All of us need to get used to the idea of being measured. We get measured every time we ask for funding, go for a job, look for a promotion, apply to be on a committee, compete for an award, seek an appointment etc etc. This means understanding how the measurement systems work is important. As a step in that direction, we’re very happy at the ICECReam this week to bring you a piece from Julie Birkholz. Julie is working her way through a PhD at the VU Amsterdam and her research investigates modern knowledge production behaviors in science (from understanding collaboration to the arising use of the Social Web in practicing science). You can find her online at: http://juliembirkholz.wordpress.com/
The most common measures used to evaluate science are based on bibliometric data, or rather publication records which include citation numbers, journal impact classifications, etc… (see  for complete description of quantitative indicators used in science). This data is commonly kept by private companies (usually former publishing houses, now “business database” companies who classify and analyze the data to understand trends). These companies also maintain the databases where you go to search for publications and include: Thompsons Reuters who run Web of Knowledge/Science, the organization behind Pubmed - National Center for Biotechnology Information and Google Scholar. The individual entities each have different breadth and depth in coverage depending upon disciplines, they index journal publications, conference proceedings, book publication data, and so forth. They also collect citation records; the number of times a record is cited by other publications in the database. Citation records are the core data used in computing traditional measures to reflect reputation, scientific performance and value of both the contributed knowledge and author(s).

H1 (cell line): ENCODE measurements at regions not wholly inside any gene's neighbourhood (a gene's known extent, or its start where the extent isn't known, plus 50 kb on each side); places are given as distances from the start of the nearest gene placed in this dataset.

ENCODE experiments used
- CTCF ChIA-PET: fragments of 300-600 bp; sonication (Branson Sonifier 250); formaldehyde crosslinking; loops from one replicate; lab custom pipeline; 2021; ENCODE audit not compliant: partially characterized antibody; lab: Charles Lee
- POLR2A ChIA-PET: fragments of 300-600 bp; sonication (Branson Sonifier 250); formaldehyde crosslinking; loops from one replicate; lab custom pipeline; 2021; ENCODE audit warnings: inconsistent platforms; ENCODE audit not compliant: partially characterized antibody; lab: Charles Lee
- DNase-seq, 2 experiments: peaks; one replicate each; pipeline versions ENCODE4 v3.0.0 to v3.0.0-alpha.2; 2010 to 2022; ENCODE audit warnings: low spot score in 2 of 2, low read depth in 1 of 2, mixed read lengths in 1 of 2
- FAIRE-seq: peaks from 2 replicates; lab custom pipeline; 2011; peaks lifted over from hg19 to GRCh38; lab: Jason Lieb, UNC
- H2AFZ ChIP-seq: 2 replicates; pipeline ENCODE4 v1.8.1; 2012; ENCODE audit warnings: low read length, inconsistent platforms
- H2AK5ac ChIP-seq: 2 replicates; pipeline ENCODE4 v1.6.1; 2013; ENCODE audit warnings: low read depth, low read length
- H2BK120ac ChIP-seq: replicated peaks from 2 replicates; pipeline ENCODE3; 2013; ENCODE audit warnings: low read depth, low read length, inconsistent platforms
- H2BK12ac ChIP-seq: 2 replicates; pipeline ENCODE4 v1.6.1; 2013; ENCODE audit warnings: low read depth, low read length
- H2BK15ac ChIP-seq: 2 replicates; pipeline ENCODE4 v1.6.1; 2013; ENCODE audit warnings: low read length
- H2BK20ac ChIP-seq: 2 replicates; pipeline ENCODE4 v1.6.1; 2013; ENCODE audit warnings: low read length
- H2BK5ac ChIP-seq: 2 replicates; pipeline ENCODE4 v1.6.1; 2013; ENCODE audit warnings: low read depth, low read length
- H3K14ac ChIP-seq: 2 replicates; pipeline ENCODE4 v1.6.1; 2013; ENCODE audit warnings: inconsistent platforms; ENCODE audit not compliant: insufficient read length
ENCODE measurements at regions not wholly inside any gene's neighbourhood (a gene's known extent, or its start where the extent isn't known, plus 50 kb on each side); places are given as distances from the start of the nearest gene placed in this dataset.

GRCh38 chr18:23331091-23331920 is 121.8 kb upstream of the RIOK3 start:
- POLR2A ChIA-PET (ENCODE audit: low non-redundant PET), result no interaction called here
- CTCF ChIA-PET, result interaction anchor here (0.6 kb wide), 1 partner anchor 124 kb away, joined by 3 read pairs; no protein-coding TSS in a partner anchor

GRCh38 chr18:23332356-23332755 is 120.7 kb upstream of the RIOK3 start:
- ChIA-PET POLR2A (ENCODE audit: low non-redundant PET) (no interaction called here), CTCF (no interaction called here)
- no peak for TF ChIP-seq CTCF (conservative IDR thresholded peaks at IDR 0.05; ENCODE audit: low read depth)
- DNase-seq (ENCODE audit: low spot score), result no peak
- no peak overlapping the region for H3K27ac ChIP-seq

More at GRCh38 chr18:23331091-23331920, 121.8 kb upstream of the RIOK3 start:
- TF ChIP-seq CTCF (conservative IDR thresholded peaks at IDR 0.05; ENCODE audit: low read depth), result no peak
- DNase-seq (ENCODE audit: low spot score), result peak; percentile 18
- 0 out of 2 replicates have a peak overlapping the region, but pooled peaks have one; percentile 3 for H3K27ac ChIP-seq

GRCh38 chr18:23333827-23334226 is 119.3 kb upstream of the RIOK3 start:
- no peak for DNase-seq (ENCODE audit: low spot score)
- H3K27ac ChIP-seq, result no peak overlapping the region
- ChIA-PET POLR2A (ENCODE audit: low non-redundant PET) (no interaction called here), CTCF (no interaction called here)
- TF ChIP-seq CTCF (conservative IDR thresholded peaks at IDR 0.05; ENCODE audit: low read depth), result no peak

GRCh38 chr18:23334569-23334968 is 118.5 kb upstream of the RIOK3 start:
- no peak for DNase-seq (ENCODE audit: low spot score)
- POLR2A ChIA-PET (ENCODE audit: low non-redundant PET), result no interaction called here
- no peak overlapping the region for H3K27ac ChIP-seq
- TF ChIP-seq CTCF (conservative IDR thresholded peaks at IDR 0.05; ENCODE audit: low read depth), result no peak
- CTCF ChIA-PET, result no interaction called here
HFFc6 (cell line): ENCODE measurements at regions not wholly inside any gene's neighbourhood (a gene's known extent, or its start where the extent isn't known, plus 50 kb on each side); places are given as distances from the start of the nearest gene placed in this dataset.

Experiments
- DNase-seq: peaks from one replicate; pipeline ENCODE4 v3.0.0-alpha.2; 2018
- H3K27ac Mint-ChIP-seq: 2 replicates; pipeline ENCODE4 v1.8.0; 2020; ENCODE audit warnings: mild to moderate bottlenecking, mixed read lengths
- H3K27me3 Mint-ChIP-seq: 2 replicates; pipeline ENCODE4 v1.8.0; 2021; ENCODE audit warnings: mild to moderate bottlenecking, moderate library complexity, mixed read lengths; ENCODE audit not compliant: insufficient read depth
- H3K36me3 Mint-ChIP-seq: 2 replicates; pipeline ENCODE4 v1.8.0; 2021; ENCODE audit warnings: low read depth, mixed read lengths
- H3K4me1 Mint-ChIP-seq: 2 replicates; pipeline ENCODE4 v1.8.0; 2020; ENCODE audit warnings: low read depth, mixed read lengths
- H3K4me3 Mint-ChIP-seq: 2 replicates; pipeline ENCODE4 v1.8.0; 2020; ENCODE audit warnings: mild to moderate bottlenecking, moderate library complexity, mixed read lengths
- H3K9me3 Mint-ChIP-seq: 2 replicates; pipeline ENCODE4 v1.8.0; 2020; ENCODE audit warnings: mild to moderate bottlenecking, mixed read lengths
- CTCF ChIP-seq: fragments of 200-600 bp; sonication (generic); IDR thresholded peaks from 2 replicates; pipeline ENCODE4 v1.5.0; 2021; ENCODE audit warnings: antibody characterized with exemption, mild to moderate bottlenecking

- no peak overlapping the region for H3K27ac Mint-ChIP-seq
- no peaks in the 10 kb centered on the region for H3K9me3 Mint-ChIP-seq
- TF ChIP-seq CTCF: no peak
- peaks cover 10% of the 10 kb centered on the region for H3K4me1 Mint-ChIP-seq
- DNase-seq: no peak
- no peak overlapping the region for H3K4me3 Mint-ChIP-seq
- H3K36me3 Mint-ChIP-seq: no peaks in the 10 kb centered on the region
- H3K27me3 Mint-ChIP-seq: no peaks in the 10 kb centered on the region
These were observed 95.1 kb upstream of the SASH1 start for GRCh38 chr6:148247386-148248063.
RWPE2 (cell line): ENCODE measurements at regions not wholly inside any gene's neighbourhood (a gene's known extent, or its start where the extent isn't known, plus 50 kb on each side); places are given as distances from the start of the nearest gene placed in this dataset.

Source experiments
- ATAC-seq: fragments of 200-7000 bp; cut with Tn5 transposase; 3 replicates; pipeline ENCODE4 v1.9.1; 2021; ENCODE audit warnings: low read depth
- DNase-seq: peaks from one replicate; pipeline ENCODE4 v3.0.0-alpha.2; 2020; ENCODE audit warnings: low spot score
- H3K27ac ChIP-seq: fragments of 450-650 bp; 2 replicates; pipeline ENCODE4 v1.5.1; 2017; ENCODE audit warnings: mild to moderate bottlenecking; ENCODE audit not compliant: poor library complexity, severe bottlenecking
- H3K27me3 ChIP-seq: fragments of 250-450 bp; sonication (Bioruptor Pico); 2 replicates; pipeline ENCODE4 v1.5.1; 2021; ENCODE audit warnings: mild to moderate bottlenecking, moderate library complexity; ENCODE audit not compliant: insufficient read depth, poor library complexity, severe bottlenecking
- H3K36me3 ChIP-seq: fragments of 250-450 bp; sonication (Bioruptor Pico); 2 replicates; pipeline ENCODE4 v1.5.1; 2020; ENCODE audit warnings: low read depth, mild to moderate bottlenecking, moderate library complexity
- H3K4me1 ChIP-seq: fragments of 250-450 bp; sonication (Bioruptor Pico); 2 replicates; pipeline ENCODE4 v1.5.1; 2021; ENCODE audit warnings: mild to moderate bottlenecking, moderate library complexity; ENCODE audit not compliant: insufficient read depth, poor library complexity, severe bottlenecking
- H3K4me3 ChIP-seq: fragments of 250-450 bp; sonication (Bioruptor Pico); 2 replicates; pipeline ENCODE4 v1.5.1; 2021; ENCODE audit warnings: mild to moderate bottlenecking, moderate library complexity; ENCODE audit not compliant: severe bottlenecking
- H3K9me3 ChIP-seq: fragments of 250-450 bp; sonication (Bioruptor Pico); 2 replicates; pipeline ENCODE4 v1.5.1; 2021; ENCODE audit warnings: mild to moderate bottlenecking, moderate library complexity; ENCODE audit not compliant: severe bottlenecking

Most academic research institutions evaluate researchers on one of two measures (in addition to the number of publications): the citation score, and/or h-index. (Disclaimer: The measures here only the most commonly used measures, other measures are also used depending on your field and institution). The pure citation score- the number of times a publication has been cited by others, allows one to evaluate the value of a publication given comparison to the field. This measure can also be used as a performance measure for a scientist or institution providing insight into how the scientist or institution’s publications are valued within the field.
In addition to the citation scores for evaluating scientists or a publication, citation data is also used to analyze the impact factor of a journal . The impact factor (IF) measures the average number of citations per article published in a specific journal. The higher number of citations to the journal the higher impact/importance of the journal in the field. The IF can be found in common databases and is frequently used by academic institutions to specify journals that will be considered in evaluations of researchers.